To summarise: the British government has negotiated a withdrawal deal with the EU, shaken on it, taken it to Parliament, realised it hasn't got enough support, and pulled the vote at the last minute, promising to seek assurances on the exact deal it has just negotiated. It's mad, quite mad, and the maddest-looking person of all is the Prime Minister, who told the House of Commons on Monday that while she is "clear" that this deal is super, she will now seek "clarity" on precisely what's in it. I give up. As my old friend keeps saying: "I think the world is being run by a skeleton staff of idiots."
Protesters demonstrate against Brexit outside the British Parliament.Credit:AP
Secondly, Britain has not woken up to the fact that Brexit involves a serious rupture that could well affect people's daily lives. Since the referendum, politicians have gone on and on about why the country voted to leave the EU, with scant concern for how they'd do it or its consequences.
Alas, the process was hijacked by a coalition of disaffected civil servants, Remainers and a PM chasing her fantasy national consensus, which she imagined centred on keeping more immigrants out. The Tories insisted that a bad deal would be worse than no deal, but through a mix of mendacity and incompetence, they came back from Brussels with a bad deal none the less – while making almost no preparation for a no-deal alternative scenario.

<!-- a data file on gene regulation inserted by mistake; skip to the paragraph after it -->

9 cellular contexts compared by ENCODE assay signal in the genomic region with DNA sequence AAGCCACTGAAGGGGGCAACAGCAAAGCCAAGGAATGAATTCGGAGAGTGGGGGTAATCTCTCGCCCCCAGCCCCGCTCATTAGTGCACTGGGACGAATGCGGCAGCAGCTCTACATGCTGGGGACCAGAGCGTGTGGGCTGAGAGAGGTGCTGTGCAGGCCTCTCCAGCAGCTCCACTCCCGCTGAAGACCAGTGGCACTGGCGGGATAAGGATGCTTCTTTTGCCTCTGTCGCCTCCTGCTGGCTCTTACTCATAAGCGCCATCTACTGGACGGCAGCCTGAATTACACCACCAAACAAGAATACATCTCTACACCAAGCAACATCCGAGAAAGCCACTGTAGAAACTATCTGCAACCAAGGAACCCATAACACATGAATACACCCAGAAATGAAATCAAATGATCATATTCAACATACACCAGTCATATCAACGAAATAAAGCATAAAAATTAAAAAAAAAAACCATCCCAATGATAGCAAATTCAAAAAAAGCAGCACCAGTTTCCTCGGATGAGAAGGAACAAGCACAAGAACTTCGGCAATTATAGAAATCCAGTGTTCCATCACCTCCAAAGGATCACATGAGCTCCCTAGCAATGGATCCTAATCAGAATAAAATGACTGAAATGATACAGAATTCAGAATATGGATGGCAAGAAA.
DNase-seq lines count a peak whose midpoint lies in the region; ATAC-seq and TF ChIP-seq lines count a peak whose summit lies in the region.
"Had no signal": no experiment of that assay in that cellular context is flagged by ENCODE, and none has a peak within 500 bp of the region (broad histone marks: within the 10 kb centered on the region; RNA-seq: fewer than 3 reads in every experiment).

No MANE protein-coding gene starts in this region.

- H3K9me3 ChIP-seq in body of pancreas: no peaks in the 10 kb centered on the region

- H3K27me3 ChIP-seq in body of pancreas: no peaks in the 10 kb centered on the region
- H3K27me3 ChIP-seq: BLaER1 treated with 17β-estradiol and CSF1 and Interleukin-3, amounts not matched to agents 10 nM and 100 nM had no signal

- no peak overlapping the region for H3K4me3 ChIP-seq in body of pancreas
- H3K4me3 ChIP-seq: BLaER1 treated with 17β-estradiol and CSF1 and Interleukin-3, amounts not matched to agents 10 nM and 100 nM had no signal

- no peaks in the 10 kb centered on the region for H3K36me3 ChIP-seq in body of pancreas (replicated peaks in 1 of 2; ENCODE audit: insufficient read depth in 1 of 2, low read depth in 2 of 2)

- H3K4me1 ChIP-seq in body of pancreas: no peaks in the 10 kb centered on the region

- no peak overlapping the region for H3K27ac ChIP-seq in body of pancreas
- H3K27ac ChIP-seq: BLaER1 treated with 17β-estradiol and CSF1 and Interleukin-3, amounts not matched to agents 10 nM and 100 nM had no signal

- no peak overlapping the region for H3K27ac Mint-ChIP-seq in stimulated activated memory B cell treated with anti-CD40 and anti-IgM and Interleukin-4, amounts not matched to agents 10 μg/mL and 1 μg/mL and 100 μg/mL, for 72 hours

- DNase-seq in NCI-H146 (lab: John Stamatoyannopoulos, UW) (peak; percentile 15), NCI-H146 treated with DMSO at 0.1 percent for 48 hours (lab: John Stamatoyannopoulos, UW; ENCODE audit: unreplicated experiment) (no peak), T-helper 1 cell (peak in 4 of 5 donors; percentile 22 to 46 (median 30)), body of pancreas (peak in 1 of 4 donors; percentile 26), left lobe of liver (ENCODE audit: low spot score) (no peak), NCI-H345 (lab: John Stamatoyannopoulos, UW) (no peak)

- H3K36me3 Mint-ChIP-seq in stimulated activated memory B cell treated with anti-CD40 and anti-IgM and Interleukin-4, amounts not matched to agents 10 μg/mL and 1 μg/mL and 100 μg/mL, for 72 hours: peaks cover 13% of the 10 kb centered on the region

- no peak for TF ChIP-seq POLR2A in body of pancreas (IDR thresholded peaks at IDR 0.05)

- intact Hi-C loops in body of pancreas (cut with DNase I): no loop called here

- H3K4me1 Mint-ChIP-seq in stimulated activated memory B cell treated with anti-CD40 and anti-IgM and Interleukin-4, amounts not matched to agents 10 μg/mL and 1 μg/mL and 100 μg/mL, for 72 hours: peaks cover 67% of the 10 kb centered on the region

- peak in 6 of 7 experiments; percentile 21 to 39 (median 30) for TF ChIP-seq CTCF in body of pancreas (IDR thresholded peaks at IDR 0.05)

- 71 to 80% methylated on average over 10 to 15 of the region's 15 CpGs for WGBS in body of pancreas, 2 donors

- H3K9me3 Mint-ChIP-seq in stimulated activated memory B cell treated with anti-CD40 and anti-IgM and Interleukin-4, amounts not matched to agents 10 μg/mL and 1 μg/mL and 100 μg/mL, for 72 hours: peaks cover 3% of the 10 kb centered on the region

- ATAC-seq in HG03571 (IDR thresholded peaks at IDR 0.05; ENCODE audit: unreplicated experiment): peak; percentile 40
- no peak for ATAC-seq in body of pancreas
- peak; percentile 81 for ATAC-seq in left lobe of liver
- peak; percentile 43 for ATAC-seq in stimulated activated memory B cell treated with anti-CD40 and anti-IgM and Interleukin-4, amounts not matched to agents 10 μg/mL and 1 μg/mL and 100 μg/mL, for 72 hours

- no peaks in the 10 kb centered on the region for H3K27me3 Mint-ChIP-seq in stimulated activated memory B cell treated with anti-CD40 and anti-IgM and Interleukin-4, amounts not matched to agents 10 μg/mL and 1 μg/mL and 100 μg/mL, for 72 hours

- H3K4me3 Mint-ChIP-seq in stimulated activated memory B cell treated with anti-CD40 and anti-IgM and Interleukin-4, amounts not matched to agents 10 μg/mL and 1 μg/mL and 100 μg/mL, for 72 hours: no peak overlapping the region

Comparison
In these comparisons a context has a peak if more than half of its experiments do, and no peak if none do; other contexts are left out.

This latter snafu was scandalous. It totally undercut Britain's negotiating position. Committed to a withdrawal deal even as said deal got worse, Parliament turned decisively against it, and no-deal has begun to emerge as a serious possibility from this farce. In which case, the failure to invest money in a no-deal outcome isn't just short-sighted: it's borderline criminal negligence.
When you leave a massive political trading bloc that you've been in for 40-odd years, it's going to hurt. Suddenly you're in control of your own rules; checks might appear, tariffs hit; there's a land border where it hardly looked like there was one for a long time. It's tough, it's daunting, but that's the choice the British people made in 2016 – and didn't the Remain campaign warn everybody that all of this would happen? Sometimes in the history of nations, a people decide they want to do something and, regardless of the pain, they make the sacrifices necessary to accomplish it. They spend the money to go to the Moon, they shed the blood to win a war – they don't deny the facts, but they do seek to change them.
Why, for example, has Britain not challenged the orthodoxy surrounding a hard Irish border? It is pure speculation that barbed wire and dogs will appear: who will enforce this?
On Monday, the PM tried to buy herself even more time by delaying the vote and promising to perform an acrobatic contradiction: she will improve the withdrawal deal without rewriting it. On how she would do this she was unclear. The Eurocrats will shake their heads in despair and dismay, and all I can say is that many Britons are just as confused as you are.
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